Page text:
Newer data published in the 2019 American Housing Survey (AHS), however, shows that today’s modern, HUD Code manufactured homes, have lower median monthly energy costs than detached site-built homes in all fuel categories. Specifically, the 2019 AHS shows that the median monthly cost for fuel oil was $83.00 for manufactured homes, as compared with $125.00 for detached site-built homes.[21]The median monthly cost for natural gas was $40.00 for manufactured homes, as compared with $58.00 for site-built detached housing, and the median monthly cost for electricity was $122.00 for manufactured homes, as compared with $124.00 for site-built homes.[22]The median monthly fuel cost for HUD-regulated manufactured homes across all types and ages, therefore, is already up to 51% less than the monthly median fuel cost for single-family detached site-built homes.[23]Similarly, the mean monthly fuel cost for current manufactured homes, as calculated by the AHS, is also lower than the mean for single-family, detached, site-built homes with respect to monthly fuel costs. Thus, the mean monthly cost for electricity in manufactured homes is $133.00, as compared with $141.00 for detached, single-family, site-built homes, the mean monthly cost for piped gas in manufactured homes is $60.00, as compared with $73.00 for  site-built homes, and the mean monthly cost for fuel oil is $88.00 in manufactured homes, as compared with $143.00 for site-built homes.[24]The mean monthly fuel cost for HUD-regulated manufactured homes across all types and all ages, therefore, is already up to 62% less than the mean monthly fuel cost for detached, single-family, site-built homes.[25]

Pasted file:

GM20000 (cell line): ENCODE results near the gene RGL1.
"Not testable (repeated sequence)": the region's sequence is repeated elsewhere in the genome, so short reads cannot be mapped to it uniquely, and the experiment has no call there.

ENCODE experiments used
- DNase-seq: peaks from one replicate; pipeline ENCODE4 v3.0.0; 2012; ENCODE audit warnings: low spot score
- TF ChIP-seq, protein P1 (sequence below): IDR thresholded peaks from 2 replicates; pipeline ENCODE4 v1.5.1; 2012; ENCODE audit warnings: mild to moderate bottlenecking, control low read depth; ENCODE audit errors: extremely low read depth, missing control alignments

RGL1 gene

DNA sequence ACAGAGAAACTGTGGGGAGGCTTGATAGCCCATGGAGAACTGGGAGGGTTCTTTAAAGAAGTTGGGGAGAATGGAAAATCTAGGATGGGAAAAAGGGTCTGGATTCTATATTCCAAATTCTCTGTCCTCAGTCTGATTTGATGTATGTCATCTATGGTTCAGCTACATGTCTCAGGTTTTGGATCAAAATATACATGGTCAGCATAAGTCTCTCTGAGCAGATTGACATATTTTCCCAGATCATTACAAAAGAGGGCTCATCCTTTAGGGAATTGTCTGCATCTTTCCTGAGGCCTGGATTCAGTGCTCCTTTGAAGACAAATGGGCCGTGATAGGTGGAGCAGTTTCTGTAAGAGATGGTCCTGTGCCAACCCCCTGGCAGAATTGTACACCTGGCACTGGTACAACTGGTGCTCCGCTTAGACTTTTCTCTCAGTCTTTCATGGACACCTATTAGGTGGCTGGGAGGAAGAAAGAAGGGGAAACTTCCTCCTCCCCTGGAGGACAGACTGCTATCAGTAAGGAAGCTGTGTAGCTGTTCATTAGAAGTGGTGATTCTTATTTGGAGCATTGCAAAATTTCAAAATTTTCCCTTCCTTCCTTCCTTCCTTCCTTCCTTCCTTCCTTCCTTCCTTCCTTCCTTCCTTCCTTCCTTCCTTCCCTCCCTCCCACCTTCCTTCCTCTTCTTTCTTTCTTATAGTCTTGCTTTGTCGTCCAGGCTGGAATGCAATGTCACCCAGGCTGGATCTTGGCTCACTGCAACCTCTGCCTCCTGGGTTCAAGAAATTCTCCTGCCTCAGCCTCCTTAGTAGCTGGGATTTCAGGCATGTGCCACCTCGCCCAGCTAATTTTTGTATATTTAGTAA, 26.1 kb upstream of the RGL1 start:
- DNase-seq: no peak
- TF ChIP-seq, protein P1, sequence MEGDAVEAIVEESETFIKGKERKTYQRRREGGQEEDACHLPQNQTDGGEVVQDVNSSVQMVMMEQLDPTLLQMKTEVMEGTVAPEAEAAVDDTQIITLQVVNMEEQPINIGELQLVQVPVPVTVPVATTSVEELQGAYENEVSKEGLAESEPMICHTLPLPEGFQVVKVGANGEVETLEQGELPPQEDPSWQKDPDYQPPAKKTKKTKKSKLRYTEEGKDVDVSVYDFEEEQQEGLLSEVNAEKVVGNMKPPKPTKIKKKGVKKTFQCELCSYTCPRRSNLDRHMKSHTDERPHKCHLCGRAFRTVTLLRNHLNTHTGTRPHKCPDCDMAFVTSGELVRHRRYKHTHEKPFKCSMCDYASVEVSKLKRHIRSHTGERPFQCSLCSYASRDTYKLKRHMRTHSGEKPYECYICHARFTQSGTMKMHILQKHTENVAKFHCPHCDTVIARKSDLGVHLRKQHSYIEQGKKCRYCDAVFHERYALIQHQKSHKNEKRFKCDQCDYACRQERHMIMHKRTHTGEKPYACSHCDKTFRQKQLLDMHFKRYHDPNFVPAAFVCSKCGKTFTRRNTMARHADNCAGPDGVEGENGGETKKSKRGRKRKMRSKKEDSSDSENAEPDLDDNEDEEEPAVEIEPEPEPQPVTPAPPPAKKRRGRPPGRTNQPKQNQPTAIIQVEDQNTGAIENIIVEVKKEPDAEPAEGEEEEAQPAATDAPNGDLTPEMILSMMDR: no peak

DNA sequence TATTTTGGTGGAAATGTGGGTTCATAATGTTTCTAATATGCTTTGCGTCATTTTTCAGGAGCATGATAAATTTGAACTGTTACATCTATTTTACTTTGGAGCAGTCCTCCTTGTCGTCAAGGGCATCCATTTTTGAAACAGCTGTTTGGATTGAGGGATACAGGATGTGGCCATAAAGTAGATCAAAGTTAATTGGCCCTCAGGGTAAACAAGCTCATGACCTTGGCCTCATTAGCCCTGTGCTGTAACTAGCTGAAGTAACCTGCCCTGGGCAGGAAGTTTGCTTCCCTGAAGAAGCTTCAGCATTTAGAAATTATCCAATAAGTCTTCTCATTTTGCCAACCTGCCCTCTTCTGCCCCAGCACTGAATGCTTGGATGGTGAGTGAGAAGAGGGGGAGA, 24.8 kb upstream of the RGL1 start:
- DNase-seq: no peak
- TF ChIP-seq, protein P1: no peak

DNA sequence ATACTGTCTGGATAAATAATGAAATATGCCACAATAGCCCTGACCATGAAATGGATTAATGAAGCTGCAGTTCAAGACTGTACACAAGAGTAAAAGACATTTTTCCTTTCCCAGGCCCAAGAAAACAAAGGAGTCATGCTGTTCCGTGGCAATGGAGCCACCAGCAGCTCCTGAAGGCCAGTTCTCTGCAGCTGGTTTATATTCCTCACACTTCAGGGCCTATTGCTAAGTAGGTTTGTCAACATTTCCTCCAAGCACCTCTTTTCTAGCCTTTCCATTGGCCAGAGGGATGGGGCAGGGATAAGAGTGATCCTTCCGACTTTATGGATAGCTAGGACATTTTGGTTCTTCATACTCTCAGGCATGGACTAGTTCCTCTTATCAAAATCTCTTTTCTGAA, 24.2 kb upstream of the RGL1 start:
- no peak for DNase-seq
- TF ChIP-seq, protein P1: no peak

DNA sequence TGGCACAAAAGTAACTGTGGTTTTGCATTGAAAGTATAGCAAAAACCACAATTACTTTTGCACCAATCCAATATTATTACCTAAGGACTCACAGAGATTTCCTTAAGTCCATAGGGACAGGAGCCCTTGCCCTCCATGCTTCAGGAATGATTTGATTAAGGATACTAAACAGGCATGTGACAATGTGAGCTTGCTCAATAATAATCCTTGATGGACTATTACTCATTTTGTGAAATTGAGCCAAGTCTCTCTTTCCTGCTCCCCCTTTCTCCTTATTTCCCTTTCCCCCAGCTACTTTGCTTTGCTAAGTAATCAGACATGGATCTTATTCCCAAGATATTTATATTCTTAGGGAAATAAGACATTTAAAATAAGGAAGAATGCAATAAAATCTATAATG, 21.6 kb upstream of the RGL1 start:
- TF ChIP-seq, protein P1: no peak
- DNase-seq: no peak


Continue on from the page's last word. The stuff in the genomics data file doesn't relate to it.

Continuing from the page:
The existing HUD manufactured housing energy standards, accordingly, ensure the energy operating affordability of manufactured homes – on a whole-home basis, as compared with site-built, single-family homes – while maintaining and preserving the overall purchase price affordability of manufactured housing in accordance with, and as required by, applicable federal law. By contrast, alleged “analyses” comparing site-built and manufactured home energy usage and energy costs on a per-square-foot basis, are irrelevant and misleading, because the average size of all manufactured homes in 2020 — again according to U.S. Census Bureau data – was 1,471 square feet, as contrasted with an average size of 2,527 square feet for a single-family site-built home, a size differential of almost 72%.[26] DOE, accordingly, should reject cost comparisons and analyses based on “per-square-foot” energy usage,[27] and should instead base its analyses and conclusions regarding the efficacy and affordability of manufactured housing energy standards on “whole house” energy usage and cost comparisons. Analyzed in that manner, using authoritative data from federal sources, it is apparent and, indeed, indisputable, that manufactured homes, under existing HUD Code energy standards, are already both energy-efficient and cost-efficient from the perspective of the homeowner as required by applicable federal law.